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Mother’s Day - Personal Essay

Essay by   •  May 13, 2018  •  Essay  •  1,410 Words (6 Pages)  •  985 Views

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Today is Mother’s Day, which means so many things to different people, because we all, in some way, had a mother. Maybe yours was like mine.

Mothers taught us religion: “You’d better pray that stain comes out of the carpet.”

They taught us about medicine: “If you don’t stop crossing your eyes, they are going to stay that way.”

They taught us about the flexibility of the human body: “Will you look at the dirt on the back of your neck, and behind your ears!”

They taught us to appreciate a job well done: “If you are going to kill each other, go outside and do it. I just finished cleaning!”

We didn’t realize it at the time, but she taught us about genetics: “You are just like your father.”

And maybe she especially taught us about logic: “Because I said so, that’s why!”

Henry Ward Beecher had a huge following in Boston. Every Monday morning’s paper featured his sermon of the previous day, and his pastoral prayer. One prayer had this additional comment by the person who sat in that church with the sole job of writing down every word the preacher said. On one occasion, the comment was, “The prayer is surely the finest prayer ever addressed to a Boston audience.” To which Beecher responded, “I never pray to a Bost audience. I pray to God. If some want to listen in, so be it.” By the grace of God, Jesus’ disciples were listening when he prayed for them the last time he prayed for them, and us, on this earth. I say that because he still intercedes for us, as does the Holy Spirit, and the prayer is the same.

Today’s Scripture represents what Jesus prayed for on the fateful night we keep coming back to, when he shared the Passover with his disciples and friends, washed their feet, called them his friends, prayed for them and then they sang a hymn, and they went out into the night to be betrayed by most of them, not just Judas Iscariot.

This morning I want us to listen to what has been described as Jesus’ ‘High Priestly Prayer,’ when He, as eternal leader of the church that bears his name and Spirit, prays for all the people who will ever be covered by his grace and emboldened by His Spirit.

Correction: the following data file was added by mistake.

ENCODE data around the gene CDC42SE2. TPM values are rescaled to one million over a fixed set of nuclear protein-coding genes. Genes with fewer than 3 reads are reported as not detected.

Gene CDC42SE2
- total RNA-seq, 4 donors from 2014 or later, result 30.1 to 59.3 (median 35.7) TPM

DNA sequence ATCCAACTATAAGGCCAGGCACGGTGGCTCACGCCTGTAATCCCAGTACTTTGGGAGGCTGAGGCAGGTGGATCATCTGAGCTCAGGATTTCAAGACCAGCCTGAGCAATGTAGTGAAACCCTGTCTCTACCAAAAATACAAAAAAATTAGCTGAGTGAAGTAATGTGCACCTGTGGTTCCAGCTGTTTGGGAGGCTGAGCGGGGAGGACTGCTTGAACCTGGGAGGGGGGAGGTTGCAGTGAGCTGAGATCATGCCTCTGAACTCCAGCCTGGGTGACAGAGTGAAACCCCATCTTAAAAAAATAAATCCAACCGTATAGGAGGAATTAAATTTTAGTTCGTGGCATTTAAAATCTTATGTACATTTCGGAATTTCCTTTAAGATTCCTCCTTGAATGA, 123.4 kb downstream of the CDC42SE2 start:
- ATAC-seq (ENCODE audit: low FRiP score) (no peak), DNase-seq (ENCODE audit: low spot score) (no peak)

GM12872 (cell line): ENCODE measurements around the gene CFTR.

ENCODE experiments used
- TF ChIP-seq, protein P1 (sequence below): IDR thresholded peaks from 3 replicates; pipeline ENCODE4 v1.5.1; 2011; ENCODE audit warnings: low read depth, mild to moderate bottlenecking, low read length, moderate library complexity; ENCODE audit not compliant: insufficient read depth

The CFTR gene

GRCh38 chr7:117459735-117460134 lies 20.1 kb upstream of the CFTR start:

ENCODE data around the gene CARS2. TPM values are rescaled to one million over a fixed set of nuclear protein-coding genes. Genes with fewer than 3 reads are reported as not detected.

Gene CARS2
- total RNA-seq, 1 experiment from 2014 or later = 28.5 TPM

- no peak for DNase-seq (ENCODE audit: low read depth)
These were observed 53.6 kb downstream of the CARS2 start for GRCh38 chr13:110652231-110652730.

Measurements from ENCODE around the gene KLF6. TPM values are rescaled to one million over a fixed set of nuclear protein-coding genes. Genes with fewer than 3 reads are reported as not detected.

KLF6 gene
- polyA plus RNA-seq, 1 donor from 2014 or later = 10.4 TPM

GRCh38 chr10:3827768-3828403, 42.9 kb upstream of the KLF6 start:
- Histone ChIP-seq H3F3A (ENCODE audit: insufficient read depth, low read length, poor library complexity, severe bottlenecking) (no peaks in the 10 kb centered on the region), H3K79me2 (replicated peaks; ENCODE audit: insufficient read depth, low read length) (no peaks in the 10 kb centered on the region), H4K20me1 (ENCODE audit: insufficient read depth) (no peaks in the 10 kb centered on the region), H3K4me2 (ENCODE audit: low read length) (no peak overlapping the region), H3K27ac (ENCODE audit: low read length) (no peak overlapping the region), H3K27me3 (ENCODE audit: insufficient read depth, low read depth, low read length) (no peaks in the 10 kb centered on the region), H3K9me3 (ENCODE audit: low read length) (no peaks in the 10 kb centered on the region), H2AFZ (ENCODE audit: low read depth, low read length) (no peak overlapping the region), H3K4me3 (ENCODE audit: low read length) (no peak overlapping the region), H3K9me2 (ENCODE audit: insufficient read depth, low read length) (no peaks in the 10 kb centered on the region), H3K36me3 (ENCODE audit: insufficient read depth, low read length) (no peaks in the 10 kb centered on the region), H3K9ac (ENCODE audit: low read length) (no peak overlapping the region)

For if we listen closely, we hear desperation, as Jesus looks to the heavens, praying for his friends. Surrounded by loved ones, Jesus begs God to watch over his friends while he is gone. “I am asking on their behalf,” Jesus says as he offers his supplication. “Now I am no longer in the world, but they are in the world.” He pleads for God ”to protect them in your name.” With both crucifixion and ascension on the horizon, the agony of his departure gnaws at his soul; the absence from them torments his thoughts. “While I was with them, I protected them,” he cries to the stars. “I guarded them.” For the third time in our short passage, Jesus pleads for God’s protection – Jesus again repeating himself, using the same word over and over again. [guarded]

He has lived his life for them – “for their sakes” – and now glimpses a future without them, without his beloved resting on his chest. His spirit is in a panic because he can imagine the agony of his severance from them. His mind is frantic because his body is eternally bound to theirs – “you in me, and I in you.” All of this is an unbearable travail.

Jesus yearns. His longing fuels welcome. The communion of divine love will consummate history. Julian of Norwich, the 14th century theologian, is unparalleled in her vision of Jesus’ longing for reunion with his friends. “We are his joy,” as she writes in chapter 31 of a long essay of Revelations of the Divine Love.” “He has longed to have us.” Salvation is God’s work of drawing us up to his [Christ’s] bliss.”

This is the spiritual thirst of Christ, the love-longing that lasts and ever shall last until we see Christ face to face.

Some of us that will be saved, and shall be Christ’s joy and his bliss, are still here on earth, and some are yet to come, and it shall be so until that day of consummation. Therefore it seems to me that this is his thirst which he had on the cross – a longing and thirst which it seems to me had been in him for all eternity – those he has, and shall have until the time when the last soul which is to be saved has come up to his bliss.”

Christian theology is a love story. “ For God so loved the world,

“ the Gospel of John declares at the beginning. The love is Jesus. And Jesus is thirsty. Here in this prayer.

You know of Pierre and Marie Currie, the couple

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